Fire and water criminal cases move slowly in court

FLINT, MICH. – A year after unprecedented charges against a former Michigan governor, the prosecution of Rick Snyder and eight others by Flint Water is moving slowly, bogged down by disputes over millions of documents and even disputes. whether certain cases are submitted to the appropriate court.

Snyder, a Republican, was charged with knowingly ignoring duty arising from the 2014-15 decision to divert Flint’s water supply to the Flint River without treatment to reduce the corrosive impact on the Flint Rivers. Old urban pipeline. Lead contaminates the system, a disastrous outcome for the majority Black community.

Snyder’s name is the largest of the indictments announced by the attorney general’s office in January 2021, though he is facing misdemeanor charges while other senior members from his administration are facing misdemeanor charges. deal with more serious allegations.

Indeed, former Michigan chief medical officer Nick Lyon was charged with involuntary manslaughter, in connection with nine deaths in the Flint area attributed to Legionnaires’ illness during the water transfer. Some experts have pointed to bacteria in river water for outbreaks.

Lyon and his attorneys returned to court Wednesday to argue that he does not owe a “personal obligation” to each citizen, under Michigan law, and that his case should be dismissed.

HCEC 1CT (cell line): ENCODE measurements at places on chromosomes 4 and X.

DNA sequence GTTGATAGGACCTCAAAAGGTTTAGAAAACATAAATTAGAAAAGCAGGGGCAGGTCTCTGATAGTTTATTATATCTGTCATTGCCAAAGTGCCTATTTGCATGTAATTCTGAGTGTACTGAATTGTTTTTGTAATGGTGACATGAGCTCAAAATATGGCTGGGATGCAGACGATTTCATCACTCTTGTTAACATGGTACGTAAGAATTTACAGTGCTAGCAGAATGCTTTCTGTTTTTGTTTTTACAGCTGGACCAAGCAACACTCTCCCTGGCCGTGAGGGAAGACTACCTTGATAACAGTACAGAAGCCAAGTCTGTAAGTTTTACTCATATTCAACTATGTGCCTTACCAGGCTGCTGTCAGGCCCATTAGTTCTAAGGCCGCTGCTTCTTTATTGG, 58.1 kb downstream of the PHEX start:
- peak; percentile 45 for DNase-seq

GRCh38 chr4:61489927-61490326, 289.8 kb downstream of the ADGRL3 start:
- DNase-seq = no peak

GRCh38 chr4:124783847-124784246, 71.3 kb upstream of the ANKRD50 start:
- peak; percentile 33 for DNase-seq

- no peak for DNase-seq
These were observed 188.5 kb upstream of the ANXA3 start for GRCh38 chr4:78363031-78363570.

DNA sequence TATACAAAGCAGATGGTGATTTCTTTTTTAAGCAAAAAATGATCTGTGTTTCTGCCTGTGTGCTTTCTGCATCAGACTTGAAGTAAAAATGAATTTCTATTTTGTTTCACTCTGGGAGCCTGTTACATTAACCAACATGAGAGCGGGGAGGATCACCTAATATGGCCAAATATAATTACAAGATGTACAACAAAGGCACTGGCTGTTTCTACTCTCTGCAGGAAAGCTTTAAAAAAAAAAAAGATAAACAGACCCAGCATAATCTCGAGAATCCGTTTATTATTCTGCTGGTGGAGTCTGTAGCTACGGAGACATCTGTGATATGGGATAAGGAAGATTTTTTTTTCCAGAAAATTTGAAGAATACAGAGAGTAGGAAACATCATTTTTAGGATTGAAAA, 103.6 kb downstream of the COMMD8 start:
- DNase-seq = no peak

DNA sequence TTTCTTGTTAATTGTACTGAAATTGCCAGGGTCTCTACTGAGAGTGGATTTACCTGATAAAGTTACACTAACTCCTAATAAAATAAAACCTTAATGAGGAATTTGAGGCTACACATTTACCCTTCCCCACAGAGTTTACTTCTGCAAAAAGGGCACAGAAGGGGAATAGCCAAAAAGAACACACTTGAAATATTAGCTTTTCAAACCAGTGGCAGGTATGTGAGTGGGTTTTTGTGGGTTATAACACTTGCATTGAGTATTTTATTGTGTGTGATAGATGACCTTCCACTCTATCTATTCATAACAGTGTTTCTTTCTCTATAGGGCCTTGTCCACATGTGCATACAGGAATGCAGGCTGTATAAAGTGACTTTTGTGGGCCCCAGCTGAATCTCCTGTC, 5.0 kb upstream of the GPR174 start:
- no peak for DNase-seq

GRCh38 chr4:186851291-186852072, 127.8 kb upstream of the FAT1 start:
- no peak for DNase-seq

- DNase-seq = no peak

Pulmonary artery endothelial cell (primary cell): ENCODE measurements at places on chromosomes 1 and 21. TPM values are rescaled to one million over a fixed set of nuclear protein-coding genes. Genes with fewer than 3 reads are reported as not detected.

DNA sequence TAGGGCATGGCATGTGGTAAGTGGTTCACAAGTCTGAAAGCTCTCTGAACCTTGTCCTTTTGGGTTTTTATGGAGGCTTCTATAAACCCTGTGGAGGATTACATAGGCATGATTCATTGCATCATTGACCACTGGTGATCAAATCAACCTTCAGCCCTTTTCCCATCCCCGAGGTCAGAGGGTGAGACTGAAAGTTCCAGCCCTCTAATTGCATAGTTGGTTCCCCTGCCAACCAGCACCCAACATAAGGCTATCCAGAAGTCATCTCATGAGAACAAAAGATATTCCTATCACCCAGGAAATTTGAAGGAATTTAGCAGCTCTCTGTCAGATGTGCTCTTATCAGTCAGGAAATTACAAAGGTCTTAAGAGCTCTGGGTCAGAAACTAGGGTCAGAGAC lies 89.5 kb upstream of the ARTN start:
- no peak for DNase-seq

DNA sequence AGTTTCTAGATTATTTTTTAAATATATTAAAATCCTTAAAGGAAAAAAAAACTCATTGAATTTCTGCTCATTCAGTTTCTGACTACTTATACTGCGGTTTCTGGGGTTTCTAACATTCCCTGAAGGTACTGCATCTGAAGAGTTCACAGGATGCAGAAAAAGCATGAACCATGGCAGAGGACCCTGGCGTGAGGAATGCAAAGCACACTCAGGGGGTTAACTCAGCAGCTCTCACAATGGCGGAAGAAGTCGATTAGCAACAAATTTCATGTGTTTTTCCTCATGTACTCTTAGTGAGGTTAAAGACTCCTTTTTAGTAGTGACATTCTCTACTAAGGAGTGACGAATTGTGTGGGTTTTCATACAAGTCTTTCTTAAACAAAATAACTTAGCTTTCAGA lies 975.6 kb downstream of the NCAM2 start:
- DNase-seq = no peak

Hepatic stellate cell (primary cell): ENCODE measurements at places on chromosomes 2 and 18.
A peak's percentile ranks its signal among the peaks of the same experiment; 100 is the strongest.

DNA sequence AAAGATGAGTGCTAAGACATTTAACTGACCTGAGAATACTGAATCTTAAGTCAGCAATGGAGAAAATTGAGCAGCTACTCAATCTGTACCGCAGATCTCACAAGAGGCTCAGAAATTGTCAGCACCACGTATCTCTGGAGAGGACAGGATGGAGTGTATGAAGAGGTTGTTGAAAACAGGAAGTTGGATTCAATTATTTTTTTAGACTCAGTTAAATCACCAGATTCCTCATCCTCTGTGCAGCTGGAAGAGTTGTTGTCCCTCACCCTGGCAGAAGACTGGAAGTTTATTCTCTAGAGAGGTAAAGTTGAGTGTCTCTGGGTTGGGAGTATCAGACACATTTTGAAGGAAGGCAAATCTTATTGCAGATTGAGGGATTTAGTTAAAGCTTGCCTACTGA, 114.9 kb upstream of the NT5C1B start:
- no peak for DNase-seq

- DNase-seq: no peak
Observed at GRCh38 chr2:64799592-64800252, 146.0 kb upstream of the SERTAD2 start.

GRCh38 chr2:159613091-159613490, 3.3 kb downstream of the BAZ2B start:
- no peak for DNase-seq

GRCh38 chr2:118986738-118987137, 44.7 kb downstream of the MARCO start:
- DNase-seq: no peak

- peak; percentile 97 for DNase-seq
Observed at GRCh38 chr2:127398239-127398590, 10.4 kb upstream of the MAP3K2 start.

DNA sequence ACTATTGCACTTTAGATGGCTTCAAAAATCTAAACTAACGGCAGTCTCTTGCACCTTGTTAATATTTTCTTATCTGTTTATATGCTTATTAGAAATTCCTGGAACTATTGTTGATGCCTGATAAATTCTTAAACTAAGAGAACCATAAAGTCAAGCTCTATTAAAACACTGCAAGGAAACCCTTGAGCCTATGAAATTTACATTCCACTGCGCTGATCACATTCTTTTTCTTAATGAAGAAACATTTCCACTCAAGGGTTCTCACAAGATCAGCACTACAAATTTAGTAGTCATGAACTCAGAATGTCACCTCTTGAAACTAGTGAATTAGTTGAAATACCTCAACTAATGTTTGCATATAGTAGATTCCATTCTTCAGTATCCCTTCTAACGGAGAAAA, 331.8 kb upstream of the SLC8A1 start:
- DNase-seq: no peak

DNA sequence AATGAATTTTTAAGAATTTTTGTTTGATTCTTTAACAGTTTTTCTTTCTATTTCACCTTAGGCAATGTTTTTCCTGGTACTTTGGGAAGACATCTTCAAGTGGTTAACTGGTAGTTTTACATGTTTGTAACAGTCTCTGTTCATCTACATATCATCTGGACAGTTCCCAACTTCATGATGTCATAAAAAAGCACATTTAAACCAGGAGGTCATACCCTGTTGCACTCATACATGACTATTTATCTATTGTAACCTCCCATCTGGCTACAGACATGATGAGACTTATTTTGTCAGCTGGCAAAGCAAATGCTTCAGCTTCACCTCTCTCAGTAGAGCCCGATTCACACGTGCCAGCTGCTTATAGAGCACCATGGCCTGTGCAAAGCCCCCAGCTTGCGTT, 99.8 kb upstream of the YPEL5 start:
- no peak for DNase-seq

“Mr. Lyon is a public servant, not a medical professional, and numerous qualified individuals at the state and local level are investigating and responding to the outbreak at his direction. “, the lawyer said in the application to the court.

Prosecutors insist Lyon could be held criminally responsible because he knew about the rise in Legionnaires cases long before it was made public, and he could do more. Dr. Eden Wells, who served as Michigan’s chief medical officer, also faces similar charges.

A statewide group representing local health departments is siding with Lyon, although Judge Elizabeth Kelly declined a request to add their voices to the case.

“Putting criminal responsibility on officials” would discourage those serving in government, the group said, from making the public safer.

Snyder, who led the state for eight years through 2019, is the first current or former Michigan governor to be charged in connection with their time in office. He admits that the Flint water switch, pushed by city managers he appoints, and the subsequent lead contamination was a tragedy, but he denies any personal wrongdoing.

Snyder’s legal team attacked the case on multiple fronts, starting with location. Defense attorneys argued that he could not be charged in Flint court with neglect of duty when Snyder worked miles away in Ingham County. That argument has so far failed, although an appeal is pending.

Meanwhile, prosecutors have lost key court decisions regarding documents that were seized from state offices during the investigation. The search warrant appears to have wiped out records including confidential communications involving lawyers in the Snyder administration, including water problems in Flint and even the bankruptcy case in Detroit.

Kelly recently ordered the attorney general’s office to set up an independent team to review filings that may violate attorney-client privilege. Assistant Attorney General Christopher Kessel warned that it could cost $48 million and take a few years.


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